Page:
The time around Bealtaine was regarded by the Celts as a liminal time, a time when the spirit world and the earth world were close. At this time people who were in league with evil inhabitants of the spirit world could invoke their help to harm their neighbours. This belief was known as Piseogs.


The Pen is Mightier

KDYS Young Centre in April 2024

Maurice Walsh Memorial Event in 1995

Gaeilge ar Sráideanna Lios Tuathail

A 2007 school project

A Soldier of The Great War

This is the flag of The Royal Munster Fusiliers

Eamonn Dillon found this Listowel man on a Fusiliers internet site.

Joined the 8th Battalion as a 2nd Lieutenant in France on the 27th of August 1916. Wounded at the Battle of Ginchy, on the Somme, 9th September 1916. We do not hear of him with the Munsters after this but a Lt. E.J. Keane was placed on the Royal Air Force ‘unemployed list’ in December 1919. His home address, on his medal index card, was ‘The Square, Listowel, Co. Kerry.’

Ballyseede Castle

I was in Ballyseede Castle for lunch last week. What a treat to feel like an aristocrat for a few hours.

It’s a beautiful place inside and out.

A Fact

Before Christianity came to Ireland in the 5th century A.D., the year in Ireland was divided into quarters. This is often referred to as the Celtic calendar. The first days in these quarters, February 1, May 1, August 1 and November 1 were referred to as “gale days” and were the days on which the rent had to be paid.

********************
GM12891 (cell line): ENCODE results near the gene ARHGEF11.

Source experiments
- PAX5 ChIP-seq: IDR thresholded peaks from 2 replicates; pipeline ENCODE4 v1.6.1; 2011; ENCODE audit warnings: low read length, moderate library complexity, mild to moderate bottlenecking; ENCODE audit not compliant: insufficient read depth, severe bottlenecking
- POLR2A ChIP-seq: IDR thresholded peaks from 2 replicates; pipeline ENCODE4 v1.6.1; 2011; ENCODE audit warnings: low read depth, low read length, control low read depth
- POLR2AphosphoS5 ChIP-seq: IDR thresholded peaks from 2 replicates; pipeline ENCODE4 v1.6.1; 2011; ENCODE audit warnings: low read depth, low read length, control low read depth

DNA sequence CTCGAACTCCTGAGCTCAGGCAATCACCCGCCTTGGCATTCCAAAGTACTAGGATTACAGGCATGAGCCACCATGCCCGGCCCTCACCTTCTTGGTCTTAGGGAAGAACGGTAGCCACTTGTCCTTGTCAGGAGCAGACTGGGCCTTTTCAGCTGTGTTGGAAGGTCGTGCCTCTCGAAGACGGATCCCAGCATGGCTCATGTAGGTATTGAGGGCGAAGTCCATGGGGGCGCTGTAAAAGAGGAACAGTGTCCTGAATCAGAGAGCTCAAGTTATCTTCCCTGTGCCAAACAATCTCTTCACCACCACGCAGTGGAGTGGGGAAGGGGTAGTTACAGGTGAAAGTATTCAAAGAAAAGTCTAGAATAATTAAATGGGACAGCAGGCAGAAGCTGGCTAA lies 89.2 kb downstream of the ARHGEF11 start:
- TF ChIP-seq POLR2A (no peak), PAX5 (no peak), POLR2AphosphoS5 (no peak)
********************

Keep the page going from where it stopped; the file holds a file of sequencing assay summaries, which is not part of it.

Dick Spring’s Favourite Poem

Bunting at St. Mary’s to welcome the bishop and the young people who were confirmed on Friday last

Redevelopment of the Neodata Site

Jimmy Moloney sent us this letter…

Dear Cllr.,

Thank you for attending the briefing today on this project. As discussed, please find attached plans and particulars for the proposed Trailhead Facility at the Neo-Data site.

This project is going out for Part 8 public consultation tomorrow 24th of April 2024 – with a closing date of submissions on the 5th of June 2024.  The plans will be available online and on display at the Council Offices in Listowel.

The Project is for the development of fully accessible ‘Trailhead Facilities’ at the former Neo-Data site at Bridge Road Listowel to service members of the public,  users of the North Kerry Greenway and users of the Childer’s Park amenities. The construction of the Trailhead Facilities is funded by the Department of Rural and Community Development under the Outdoor Recreation Infrastructure Scheme (ORIS) and Kerry County Council (€550k). In summary the proposed facilities will provide vital infrastructure for people of all ages and abilities who enjoy walking, cycling, fishing, nature and spending time outdoors.